Girton village website - Nature

Girton Birdwatch - August 2011

July is a quiet month for bird movements although, sadly, there were in excess of 25 Swifts over our house the other day either getting ready to leave Girton or, more likely, passing through from the north. However a chance meeting with Dave Heath alerted me to the presence 'locally' of a Common, or Scarlet, Rosefinch, the first ever recorded in the county, which had turned up near Fowlmere (on the small single-tracked road which passes the RSPB Reserve just before joining the Melbourne Road). The bird arrived on 10th July and is still there on the 18th as I write, the wind crashing through the trees and the rain beating down, as I try to summon the enthusiasm to go in search of it. I would like to say that I'd have no difficulty in finding it [*I went, it was there, I missed it] as, apart from its distinctive song - and this one has apparently set up a territory and is merrily calling away - the mature male has a brilliant rosy-carmine head, breast and rump (with a chunky bill and dark brown wings with two indistinct bars, set off by a white belly). Unfortunately this is not a mature male but a first summer male and therefore more sparrow-like than exotic continental visitor. The bird - the collective name for which is a 'bouquet' - is the most widespread and common Rosefinch of Europe, breeding in Sweden, southern Finland, the Baltic, eastern Germany, Poland, and western Russia across northern Asia to Kamchatka and from Turkey through the mountains of central Asia to western China. It has even been recorded breeding in England, the first time in 1982. In the winter they are found from southern Iran to south-east China, India, Burma and Indochina. In previous years the Scarlet Rosefinch has tended to arrive in these islands in the autumn although recently, as part of a general westward expansion, they have started to show up in the spring/early summer. Southwest England, and particularly Scilly, shares with Shetland and Orkney the distinction of receiving the greatest number of autumn Scarlet Rosefinch records as the birds head east or south-east for the winter. The spring arrivals are more difficult to explain although they coincide with the birds' westward expansion and probably represent over-shoots.

I was fortunate enough to be in Scilly at the end of June - someone has to do it - and no, didn't see a Rosefinch but was delighted to catch a couple of glimpses of a Bee-eater on St. Agnes, the most westerly island. Surely this kaleidoscopic bird must be one of the most beautiful in Europe? I have seen large flocks in France and Mallorca before but it was a privilege, and a first, to see one in this country. In July 2002 a pair nested and raised young at the Bishop Middleham Quarry nature reserve in County Durham, the first for the U.K. in nearly half a century. Three years later a pair attempted to breed in Hampton Bishop, Herefordshire, and were feeding chicks with people being encouraged to get over there for what, it was said, would probably be a 'once in a life-time experience'. (I doubt whether I'll be lucky enough to see a bee-eater in this country again). Sadly, predation by foxes put a premature end to all the excitement.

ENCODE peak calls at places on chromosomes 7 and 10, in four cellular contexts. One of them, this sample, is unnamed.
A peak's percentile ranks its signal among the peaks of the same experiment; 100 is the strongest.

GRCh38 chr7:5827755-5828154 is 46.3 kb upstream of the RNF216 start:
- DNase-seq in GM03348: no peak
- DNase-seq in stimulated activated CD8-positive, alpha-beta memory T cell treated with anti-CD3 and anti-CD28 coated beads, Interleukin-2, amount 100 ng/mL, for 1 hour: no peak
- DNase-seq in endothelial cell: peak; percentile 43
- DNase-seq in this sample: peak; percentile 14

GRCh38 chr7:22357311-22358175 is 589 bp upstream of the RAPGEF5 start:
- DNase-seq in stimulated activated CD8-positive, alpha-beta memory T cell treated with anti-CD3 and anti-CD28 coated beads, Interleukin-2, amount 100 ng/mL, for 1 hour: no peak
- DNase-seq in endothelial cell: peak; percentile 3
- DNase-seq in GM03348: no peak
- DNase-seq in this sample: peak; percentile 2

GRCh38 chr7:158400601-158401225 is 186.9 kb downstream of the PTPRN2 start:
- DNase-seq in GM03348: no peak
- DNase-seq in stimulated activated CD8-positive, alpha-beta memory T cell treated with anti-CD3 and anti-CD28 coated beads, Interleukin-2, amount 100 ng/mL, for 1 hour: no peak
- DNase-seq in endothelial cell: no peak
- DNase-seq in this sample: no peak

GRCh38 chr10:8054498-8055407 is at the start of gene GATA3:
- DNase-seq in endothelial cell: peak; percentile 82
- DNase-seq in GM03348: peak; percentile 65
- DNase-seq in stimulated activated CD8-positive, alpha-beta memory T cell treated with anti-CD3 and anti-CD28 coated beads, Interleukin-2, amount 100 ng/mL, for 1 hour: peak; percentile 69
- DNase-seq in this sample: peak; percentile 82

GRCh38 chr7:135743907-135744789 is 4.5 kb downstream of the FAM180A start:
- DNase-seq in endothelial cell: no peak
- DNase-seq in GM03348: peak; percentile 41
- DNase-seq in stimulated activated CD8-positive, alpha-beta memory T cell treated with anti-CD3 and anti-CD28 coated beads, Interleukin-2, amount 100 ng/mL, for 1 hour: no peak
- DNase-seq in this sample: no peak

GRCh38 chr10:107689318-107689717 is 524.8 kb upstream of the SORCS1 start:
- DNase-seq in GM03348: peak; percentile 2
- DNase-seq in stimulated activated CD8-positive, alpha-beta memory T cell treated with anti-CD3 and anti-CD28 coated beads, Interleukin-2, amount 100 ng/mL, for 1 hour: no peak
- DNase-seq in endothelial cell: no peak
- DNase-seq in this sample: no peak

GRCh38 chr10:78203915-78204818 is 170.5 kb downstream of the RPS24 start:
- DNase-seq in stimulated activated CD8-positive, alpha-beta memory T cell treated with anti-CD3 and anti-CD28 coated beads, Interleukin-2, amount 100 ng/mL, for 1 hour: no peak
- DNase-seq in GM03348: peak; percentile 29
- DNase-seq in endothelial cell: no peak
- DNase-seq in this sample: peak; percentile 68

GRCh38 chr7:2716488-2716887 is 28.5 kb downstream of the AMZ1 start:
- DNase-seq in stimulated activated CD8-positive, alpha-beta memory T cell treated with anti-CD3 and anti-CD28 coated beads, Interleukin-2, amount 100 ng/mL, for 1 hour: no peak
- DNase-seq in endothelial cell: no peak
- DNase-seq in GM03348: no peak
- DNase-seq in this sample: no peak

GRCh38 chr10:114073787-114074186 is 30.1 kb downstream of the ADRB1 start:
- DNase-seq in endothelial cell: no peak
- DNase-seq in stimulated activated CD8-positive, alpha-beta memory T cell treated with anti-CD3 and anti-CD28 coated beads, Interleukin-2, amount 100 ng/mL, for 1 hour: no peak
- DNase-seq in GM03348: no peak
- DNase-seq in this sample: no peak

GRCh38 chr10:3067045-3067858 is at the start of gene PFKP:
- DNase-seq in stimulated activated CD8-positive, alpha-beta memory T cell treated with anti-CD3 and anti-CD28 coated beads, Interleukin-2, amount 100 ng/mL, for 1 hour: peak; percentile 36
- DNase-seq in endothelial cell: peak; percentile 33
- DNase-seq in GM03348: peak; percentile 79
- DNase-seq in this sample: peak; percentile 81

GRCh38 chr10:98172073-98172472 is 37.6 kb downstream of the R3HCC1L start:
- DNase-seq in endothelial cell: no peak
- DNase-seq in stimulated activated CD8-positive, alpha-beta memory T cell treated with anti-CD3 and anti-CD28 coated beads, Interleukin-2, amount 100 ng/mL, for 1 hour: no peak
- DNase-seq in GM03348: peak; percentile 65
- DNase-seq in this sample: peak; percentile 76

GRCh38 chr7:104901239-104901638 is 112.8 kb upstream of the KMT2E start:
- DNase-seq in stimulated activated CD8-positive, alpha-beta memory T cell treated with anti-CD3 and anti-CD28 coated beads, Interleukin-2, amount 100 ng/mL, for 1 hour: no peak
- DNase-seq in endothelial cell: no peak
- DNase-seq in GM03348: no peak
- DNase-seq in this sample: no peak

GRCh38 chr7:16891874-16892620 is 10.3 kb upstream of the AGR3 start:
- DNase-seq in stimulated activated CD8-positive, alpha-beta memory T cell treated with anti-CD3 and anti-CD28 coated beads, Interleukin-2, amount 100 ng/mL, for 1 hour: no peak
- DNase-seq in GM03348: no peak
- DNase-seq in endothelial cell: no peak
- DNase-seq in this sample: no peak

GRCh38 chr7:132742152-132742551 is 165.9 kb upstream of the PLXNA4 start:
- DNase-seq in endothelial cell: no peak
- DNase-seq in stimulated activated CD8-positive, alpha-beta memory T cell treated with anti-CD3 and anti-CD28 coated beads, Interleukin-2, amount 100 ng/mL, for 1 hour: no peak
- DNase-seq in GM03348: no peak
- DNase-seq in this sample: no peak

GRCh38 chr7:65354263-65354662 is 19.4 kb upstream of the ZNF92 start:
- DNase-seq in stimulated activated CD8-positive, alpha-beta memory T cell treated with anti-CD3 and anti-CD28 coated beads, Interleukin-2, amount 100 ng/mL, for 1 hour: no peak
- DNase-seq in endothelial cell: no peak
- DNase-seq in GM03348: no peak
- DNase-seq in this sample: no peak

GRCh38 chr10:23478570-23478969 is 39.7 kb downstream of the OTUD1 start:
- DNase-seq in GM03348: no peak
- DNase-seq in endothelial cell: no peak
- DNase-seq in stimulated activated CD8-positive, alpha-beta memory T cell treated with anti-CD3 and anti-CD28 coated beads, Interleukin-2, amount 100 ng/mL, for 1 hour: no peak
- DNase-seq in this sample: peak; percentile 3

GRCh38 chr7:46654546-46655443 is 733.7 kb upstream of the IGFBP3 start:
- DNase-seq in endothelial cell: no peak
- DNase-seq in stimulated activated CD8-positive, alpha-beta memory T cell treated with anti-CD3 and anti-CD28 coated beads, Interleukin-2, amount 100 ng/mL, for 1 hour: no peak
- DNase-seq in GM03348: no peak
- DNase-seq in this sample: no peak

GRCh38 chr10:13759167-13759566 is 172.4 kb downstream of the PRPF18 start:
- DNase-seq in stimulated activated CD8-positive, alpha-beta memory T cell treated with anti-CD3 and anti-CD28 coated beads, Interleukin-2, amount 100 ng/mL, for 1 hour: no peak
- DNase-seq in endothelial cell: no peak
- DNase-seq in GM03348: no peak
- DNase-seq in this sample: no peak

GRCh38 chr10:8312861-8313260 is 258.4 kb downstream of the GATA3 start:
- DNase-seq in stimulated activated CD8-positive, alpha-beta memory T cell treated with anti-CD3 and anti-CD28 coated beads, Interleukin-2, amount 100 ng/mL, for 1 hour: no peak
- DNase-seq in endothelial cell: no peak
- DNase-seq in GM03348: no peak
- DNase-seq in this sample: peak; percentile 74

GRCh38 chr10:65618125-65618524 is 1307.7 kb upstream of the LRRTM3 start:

Bee-eaters are regular, if infrequent, visitors to this country and birds have been sighted this July at Formby Point, Lancashire, the Isle of Man, Dungeness, Kent and, the closest to us, Woolpit, Suffolk, so it's not impossible that a bird might visit Girton. After all, what does Scilly have that we lack? The short answer is probably, bees! We were amazed at how many bumble bees were to be found in Scilly in June (although not many people keep honey bees; 10 keepers and less than 20 colonies. However they are varroa free). Exotic, nectar-rich plants like Echium and Aeonium abound on Scilly, many escapees or colonisers from the famous Tresco Abbey Gardens. I counted upwards of 20 bees on each 12 inch section of Echium, each flower spike anything from 5 to 6 foot tall, and the same was true of the adjacent Aeonium. The nature of bulb-farming on Scilly means that the insecticides and herbicides used are very specific and sparingly applied. The bees, and other insects, benefit and so do the birds. Song thrushes and Blackbirds are plentiful and tame - they'll eat from the hand - and lack many natural predators found on the mainland (some Scilly birders have yet to add 'magpie' to their 'list'). The tall Pittosporum and Escallonia hedges grown to provide shelter from the wind for the narcissi which, along with tourism, comprise such an important aspect of the Islands' economy, give ample cover for nest-sites and prey species. Moreover, our friends' flower farm plays host to 30+ nest boxes all occupied - courtesy of a University of Exeter research project, partly designed to determine the reasons for the amazing success of the local house sparrow population, now so numerous, especially in comparison with the mainland, that they constitute a hazard to the unwary cream-tea consumer.

Ken Sheard